Use of complementary and alternative medicine by patients admitted to a surgical unit in Scotland

Ann R Coll Surg Engl. 2008 Oct;90(7):571-6. doi: 10.1308/003588408X301046. Epub 2008 Aug 12.


Introduction: Within the UK there are 50,000 practitioners of complementary medicine. Five million people have consulted such practitioners in one year. The aim of this study was to explore the use of complementary and alternative medicine (CAM) in patients attending general, vascular and cardiothoracic units at a regional Scottish centre.

Patients and methods: A questionnaire was administered to 450 patients attending the units over an 8-week period. The questionnaire consisted of demographic sections, a listing of 48 herbal preparations and alternative therapies, reasons for use and opinions on efficacy.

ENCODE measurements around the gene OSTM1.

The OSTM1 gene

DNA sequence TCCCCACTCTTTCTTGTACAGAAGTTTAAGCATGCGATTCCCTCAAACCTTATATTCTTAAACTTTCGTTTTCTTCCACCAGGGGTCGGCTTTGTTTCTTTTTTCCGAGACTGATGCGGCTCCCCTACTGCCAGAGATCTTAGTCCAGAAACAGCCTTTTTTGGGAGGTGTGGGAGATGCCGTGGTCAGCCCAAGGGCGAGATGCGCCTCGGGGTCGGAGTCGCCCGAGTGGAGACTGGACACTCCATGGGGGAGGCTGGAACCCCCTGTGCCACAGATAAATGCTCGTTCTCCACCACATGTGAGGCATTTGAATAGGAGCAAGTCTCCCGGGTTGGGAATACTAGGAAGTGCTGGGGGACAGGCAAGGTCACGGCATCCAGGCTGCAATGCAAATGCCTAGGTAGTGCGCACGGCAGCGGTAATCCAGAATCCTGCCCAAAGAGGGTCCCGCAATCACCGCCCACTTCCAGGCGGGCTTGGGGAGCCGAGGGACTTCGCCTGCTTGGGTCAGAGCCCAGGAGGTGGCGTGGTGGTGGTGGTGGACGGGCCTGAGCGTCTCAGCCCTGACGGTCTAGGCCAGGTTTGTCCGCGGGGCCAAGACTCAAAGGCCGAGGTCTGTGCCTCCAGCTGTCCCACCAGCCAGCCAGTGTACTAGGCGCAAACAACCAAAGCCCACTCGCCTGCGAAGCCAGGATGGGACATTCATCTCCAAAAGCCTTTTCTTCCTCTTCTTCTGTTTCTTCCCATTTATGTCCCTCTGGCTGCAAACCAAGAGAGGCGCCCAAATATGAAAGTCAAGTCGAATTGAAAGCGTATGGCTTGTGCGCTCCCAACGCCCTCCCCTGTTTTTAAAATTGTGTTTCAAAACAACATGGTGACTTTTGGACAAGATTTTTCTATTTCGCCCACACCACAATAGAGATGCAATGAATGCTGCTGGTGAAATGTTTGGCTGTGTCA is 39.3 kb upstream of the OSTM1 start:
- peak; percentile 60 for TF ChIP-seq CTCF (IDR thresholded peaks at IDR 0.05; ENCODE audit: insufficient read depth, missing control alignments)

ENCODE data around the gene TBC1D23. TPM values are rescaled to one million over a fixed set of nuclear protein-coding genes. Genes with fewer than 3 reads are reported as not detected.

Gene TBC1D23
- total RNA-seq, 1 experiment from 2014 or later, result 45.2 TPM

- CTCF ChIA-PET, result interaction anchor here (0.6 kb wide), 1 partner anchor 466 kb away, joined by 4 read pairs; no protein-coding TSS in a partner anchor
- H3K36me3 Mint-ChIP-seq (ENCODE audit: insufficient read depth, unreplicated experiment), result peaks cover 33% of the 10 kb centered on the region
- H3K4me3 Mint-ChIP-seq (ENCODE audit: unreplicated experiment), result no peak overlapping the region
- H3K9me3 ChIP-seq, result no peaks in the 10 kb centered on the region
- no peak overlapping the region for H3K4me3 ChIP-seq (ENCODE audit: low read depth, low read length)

Results: A total of 430 patients completed questionnaires (95%); age and sex were equally distributed over the sample. Of respondents, 68% (291 patients) had ever used CAM; 46% had used CAM in the preceding year. Half had used herbal preparations only, 13% non-herbal treatments and 35% both types of therapy. Only 10% were using CAM for the condition that led to their hospital admission. Two-thirds failed to inform their family physician about their use of CAM.

Conclusions: Despite concerns regarding the efficacy, safety and cost-effectiveness of complementary medicine, use amongst surgical patients is common.

MeSH terms

  • Adult
  • Aged
  • Attitude to Health
  • Complementary Therapies / statistics & numerical data*
  • Female
  • Humans
  • Male
  • Medical Audit
  • Middle Aged
  • Scotland
  • Surgery Department, Hospital / statistics & numerical data*